Aloha,

A lot of what you say makes sense, but I think you may be missing part of the picture. First, I gave up on offering customer financing. The people who needed financing never got it because they had no money or credit. Back to your point. Seeing a customer put $1500 into a vehicle of questionable value and or reliability may seem like an illogical thing to do, and it may seem like a shop is putting profit over people. However, that person most likely needs transportation. They need to get to work, transport the kids, get the groceries. If they don't have the $1500, or struggle coming up with $1500 for repairs, it's highly unlikely that they will be able to secure the funds to purchase another vehicle, or they probably would have already. So by doing what you think is moral or ethical, you may actually be doing more harm than good. 

This does not mean you take the money blindly or take advantage of the customer. I believe you have an obligation to disclose as much as you can to the customer, and communicate your recommendations. You don't have to do the job if you don't feel right about it, but I think it is important to let the customer decide what is best for themselves. 

Scott       

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@AlohaAutoLasVegas Aloha, You've got a bit of an accusing tone there. We are probably one of the few shops in our area who will let our customers know if we don't feel the car is worth putting money into. If it needs a lot and the car isn't worth it, we tell them to take the money they would have put into the repairs and use it towards a newer vehicle. Our customers who use the financing option are just in a temporary tight spot. They need their vehicle for work or whatever so the repair has to be done. If 6 months at no interest helps them through, then what's wrong with that?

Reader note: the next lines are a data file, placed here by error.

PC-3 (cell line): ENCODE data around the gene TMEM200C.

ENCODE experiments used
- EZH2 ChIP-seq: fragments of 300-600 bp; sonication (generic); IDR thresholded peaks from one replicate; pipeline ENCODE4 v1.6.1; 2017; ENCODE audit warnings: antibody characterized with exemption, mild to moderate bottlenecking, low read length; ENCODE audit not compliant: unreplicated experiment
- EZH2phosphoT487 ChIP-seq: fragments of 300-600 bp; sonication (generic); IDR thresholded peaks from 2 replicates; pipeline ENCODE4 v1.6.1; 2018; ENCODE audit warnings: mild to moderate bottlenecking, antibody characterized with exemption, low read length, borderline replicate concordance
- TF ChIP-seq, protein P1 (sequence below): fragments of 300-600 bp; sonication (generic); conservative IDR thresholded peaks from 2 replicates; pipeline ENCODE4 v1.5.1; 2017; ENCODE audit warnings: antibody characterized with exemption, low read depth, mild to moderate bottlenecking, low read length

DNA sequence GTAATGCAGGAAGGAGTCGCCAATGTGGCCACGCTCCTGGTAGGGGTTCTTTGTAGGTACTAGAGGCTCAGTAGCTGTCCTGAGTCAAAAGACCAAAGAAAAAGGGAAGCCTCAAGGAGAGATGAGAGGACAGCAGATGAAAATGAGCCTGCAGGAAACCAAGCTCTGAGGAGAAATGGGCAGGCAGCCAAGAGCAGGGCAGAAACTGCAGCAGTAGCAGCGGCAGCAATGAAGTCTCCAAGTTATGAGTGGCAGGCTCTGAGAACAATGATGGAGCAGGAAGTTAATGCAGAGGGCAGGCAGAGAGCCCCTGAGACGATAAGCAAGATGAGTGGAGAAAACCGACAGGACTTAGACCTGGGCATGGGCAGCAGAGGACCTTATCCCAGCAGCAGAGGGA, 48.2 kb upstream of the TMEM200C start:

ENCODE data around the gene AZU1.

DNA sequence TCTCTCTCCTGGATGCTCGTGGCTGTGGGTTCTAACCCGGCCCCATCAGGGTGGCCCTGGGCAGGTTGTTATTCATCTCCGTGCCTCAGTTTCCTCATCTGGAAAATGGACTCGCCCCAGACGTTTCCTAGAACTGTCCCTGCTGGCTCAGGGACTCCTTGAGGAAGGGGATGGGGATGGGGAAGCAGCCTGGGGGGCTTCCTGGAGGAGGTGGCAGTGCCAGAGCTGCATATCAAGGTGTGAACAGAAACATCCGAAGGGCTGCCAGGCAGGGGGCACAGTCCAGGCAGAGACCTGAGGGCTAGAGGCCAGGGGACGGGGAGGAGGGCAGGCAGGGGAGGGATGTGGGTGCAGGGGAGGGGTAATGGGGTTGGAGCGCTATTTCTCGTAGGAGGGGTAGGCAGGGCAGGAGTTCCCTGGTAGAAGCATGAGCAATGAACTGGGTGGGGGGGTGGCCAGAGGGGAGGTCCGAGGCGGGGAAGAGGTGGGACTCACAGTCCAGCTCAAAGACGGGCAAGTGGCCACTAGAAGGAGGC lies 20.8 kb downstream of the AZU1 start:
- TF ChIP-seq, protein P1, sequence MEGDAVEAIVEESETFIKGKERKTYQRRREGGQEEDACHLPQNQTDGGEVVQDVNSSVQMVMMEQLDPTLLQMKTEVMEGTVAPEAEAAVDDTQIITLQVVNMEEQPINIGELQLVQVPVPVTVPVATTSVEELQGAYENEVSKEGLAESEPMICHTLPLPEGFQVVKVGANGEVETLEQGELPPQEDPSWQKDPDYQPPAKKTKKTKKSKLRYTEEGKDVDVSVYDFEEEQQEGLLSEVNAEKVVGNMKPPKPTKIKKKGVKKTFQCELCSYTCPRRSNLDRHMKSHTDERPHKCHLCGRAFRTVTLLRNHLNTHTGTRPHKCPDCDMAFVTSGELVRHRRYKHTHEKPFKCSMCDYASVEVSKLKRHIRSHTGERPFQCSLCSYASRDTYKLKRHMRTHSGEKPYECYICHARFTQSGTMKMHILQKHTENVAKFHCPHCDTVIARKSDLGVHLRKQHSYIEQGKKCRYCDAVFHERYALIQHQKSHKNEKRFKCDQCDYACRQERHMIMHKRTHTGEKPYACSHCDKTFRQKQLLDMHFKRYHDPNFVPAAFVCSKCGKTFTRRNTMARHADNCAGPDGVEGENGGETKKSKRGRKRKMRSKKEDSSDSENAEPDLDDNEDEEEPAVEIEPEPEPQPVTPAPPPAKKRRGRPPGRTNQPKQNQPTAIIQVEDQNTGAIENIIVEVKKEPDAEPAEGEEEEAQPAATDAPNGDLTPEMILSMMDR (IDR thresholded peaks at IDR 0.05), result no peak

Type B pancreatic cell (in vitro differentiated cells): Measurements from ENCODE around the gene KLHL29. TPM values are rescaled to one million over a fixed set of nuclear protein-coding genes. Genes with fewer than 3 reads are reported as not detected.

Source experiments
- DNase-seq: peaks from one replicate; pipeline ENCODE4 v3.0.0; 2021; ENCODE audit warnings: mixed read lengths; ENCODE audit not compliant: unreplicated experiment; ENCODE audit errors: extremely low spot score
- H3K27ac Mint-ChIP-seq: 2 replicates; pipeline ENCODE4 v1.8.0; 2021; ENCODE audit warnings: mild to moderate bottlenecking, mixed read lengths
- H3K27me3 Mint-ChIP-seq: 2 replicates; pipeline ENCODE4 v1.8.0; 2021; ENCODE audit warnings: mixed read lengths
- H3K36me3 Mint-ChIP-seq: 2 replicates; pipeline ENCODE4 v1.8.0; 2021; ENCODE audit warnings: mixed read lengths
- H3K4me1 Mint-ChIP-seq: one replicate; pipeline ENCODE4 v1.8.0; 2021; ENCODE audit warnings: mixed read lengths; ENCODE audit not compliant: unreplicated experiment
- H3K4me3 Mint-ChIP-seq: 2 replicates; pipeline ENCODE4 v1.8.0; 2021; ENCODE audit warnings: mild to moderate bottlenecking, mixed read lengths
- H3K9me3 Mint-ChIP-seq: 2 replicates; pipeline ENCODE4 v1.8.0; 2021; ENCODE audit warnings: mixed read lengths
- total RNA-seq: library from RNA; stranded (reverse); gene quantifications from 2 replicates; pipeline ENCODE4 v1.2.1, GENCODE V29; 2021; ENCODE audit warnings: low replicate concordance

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21 minutes ago, pam said:

@AlohaAutoLasVegas Aloha, You've got a bit of an accusing tone there. We are probably one of the few shops in our area who will let our customers know if we don't feel the car is worth putting money into. If it needs a lot and the car isn't worth it, we tell them to take the money they would have put into the repairs and use it towards a newer vehicle. Our customers who use the financing option are just in a temporary tight spot. They need their vehicle for work or whatever so the repair has to be done. If 6 months at no interest helps them through, then what's wrong with that?

Pam,

Thanks for letting me know how the post came across. I did not mean to sound accusing, and I'm sorry if it came across that way. it sounds like Aloha runs reputable shop they care about their customers. I just want to point out that sometimes what we think is best for the customer, may not always be what is best for them. This is something it took me a while in business to understand. At a seminar a few years ago, I heard a story from a shop owner. An elderly woman came to him with an old car that probably had little or no value. The car needed several thousand dollars of work. Doing what he thought was the right thing, he told the women to get rid of the car, and use the money to buy another. The women started crying. She then went on to tell the shop owner that this was the last car her husband bought for her before died, and it was very upsetting to be told to get rid of the car, and she didn't care how much it would cost to fix the car. I don't know if the story is true or not, but I think it does a good job of demonstrating that what appears illogical and or worthless to us, may have a completely different value or meaning to the customer.

I do want to reiterate what I said in my earlier post that this does not mean we take money blindly, or take advantage of customers. We have an obligation to disclose as much as we can to the customer, and to answer all their questions honestly. We don't have to do work if we don't feel right about it, but I think we need to be careful when it comes to deciding what is best for other people, because we don't fully know their situation.